Dana White: Gane would’ve defeated Ngannou if it wasn’t for the misguided heel hook attempt

UFC 285 marked the momentous return of Jon Jones. Jones made his heavyweight debut against Cyril Gane.

Jones managed to steamroll Gane and submit him in the first round with a guillotine. He took a single low blow in process, cementing his reputation as one of the greatest mixed martial artists of all time.

Gane expressed disappointment in himself for allowing Jones to take control of the event. Some fans have questioned Gane’s ability to lead the heavyweight division, but Dana White still supports him.

“If he doesn’t go for the heel hook, he wins that” – White backed Gane on UFC 270 performance.


“I mean, he made one silly mistake, you know, out of the five rounds.”

“Tonight he I mean, to even compare Francis Ngannou or Cyril Gane to Jon Jones… You can’t can’t even compare him to this guy. He went in there and finished. ”

“I still can’t f***ng believe what I saw. how easy and how fast. ”

Cyril Gane had no regrets about heel hook attempt at UFC 270

Gane previously said he had no regrets about the heel hook attempt. He told MMA Hour:

“I did very well, and after I did this choice to go to the ankle, unfortunately I did some mistakes in my technique.”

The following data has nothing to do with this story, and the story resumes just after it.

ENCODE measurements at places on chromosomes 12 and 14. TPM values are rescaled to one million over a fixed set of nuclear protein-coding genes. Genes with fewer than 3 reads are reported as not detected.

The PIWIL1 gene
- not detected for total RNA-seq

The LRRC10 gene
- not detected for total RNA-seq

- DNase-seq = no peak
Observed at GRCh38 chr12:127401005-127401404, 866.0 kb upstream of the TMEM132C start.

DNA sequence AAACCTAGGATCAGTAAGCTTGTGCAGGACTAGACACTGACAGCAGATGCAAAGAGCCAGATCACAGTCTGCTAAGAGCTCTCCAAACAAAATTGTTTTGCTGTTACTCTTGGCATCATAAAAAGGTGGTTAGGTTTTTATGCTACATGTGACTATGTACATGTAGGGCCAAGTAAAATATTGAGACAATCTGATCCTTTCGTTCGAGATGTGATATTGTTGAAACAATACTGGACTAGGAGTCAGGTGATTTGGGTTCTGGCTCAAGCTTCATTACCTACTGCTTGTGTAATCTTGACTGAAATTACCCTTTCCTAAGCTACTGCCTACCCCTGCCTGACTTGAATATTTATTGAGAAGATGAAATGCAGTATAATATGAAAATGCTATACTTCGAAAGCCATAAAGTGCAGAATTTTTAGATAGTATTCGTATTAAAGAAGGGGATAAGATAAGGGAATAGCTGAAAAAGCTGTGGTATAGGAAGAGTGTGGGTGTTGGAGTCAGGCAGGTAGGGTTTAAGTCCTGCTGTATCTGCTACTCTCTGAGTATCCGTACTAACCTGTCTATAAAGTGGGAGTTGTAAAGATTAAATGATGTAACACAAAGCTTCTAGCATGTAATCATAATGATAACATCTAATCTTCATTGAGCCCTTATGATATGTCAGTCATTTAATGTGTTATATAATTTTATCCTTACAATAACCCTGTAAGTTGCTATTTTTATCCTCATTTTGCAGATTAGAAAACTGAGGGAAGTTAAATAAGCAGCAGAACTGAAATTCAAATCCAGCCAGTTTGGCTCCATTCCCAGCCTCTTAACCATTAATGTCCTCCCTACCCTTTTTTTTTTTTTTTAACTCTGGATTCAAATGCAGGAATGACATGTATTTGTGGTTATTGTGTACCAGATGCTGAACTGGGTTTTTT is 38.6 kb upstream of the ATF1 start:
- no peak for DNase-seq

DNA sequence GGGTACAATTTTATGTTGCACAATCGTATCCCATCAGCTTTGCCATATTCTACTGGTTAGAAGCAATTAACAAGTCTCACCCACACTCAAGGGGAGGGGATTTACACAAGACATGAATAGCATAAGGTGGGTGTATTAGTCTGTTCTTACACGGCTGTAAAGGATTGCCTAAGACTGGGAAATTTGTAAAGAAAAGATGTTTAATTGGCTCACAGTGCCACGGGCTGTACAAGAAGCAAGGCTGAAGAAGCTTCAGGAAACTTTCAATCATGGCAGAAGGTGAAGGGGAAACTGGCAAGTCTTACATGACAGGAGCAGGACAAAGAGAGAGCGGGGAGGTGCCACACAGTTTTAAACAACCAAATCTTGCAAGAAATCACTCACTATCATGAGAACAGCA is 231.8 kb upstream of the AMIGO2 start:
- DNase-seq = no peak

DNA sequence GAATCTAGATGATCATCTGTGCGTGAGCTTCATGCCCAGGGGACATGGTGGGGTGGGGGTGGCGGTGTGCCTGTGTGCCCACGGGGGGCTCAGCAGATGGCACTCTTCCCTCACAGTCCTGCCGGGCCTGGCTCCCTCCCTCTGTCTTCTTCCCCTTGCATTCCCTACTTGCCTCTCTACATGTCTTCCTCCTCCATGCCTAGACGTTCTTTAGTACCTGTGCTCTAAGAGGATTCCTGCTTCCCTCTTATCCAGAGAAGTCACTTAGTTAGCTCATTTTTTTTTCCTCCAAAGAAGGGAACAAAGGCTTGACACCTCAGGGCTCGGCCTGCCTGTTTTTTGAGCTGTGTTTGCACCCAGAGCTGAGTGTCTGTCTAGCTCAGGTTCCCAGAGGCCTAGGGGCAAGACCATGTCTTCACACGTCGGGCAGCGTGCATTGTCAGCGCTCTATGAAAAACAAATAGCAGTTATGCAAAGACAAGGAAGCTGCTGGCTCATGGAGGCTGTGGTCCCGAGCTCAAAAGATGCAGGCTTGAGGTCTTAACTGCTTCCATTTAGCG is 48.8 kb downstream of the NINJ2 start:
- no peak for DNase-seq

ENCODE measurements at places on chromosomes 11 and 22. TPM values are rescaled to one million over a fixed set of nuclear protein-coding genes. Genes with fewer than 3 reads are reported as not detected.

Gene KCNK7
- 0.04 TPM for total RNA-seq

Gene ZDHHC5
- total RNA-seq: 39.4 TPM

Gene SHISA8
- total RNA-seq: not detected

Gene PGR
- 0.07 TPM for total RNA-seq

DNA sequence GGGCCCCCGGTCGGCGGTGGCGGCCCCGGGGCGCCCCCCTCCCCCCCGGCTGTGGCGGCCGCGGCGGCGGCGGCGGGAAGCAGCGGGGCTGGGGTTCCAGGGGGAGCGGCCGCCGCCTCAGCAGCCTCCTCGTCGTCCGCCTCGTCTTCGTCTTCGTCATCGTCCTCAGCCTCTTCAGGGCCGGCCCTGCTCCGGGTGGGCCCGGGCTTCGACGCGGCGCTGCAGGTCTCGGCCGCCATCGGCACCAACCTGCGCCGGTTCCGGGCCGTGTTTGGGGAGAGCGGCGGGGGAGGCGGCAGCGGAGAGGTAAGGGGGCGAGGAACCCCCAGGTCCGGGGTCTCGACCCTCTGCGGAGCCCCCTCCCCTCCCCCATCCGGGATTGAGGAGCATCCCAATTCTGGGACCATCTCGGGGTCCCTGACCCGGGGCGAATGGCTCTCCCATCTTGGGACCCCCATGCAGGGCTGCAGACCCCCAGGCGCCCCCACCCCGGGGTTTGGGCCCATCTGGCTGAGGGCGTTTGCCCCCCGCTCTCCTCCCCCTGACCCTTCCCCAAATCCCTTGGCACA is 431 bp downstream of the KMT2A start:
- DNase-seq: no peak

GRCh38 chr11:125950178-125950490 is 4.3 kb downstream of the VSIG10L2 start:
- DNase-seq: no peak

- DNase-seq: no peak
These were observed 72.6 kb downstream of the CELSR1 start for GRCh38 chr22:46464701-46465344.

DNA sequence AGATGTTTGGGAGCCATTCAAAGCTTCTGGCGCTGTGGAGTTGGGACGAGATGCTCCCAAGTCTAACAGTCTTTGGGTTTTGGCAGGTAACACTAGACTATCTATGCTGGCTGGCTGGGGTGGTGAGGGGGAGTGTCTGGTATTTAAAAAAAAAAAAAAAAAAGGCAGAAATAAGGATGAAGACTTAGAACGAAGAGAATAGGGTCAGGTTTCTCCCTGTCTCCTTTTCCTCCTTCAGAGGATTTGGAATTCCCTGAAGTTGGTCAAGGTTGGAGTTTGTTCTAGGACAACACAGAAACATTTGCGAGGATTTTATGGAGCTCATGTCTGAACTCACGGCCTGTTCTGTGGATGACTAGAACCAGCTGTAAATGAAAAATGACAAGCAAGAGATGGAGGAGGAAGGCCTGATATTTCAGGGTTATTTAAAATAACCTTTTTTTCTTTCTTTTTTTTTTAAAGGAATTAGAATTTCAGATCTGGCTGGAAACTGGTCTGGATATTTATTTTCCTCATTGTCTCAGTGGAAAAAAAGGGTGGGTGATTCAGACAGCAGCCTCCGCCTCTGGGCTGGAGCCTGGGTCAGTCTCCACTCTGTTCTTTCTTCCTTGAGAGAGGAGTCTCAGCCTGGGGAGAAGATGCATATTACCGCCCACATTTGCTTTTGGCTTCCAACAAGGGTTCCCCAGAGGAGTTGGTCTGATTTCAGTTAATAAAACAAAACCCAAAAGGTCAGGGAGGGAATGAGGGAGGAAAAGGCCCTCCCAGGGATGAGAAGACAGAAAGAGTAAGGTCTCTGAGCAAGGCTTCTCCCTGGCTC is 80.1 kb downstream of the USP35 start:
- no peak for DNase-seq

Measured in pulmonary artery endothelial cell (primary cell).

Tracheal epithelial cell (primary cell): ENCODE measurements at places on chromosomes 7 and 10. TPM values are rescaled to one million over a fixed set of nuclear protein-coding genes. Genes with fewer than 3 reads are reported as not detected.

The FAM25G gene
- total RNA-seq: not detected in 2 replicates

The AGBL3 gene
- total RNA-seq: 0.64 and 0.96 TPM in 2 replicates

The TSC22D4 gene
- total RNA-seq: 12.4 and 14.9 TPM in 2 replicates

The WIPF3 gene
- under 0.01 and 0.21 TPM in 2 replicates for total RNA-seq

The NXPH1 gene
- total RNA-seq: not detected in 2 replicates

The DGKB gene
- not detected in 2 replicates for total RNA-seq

“You see, this technique for me, I can do that on everybody that I have in my gym. High-level wrestling, high-level BJJ, and I can do it. I’m really comfortable on this technique, so that’s why I decided to do that, because I know the position was really good for me to go on this technique.”

“That’s why no regrets.”

Dana White may have had ulterior motives

While it’s easy to blame that heel hook attempt for derailing Gane’s chances there are several factors that should be noted.

For one, Dana White is very aggravated with the bad publicity Ngannou’s negotiations with the promotion and free agency have brought the UFC.

For another, Ngannou went into UFC 271 against the advice of a medical professional, with one leg practically. He would go on to get surgery on the knee in the immediate after math followed by more than nine months of physical therapy.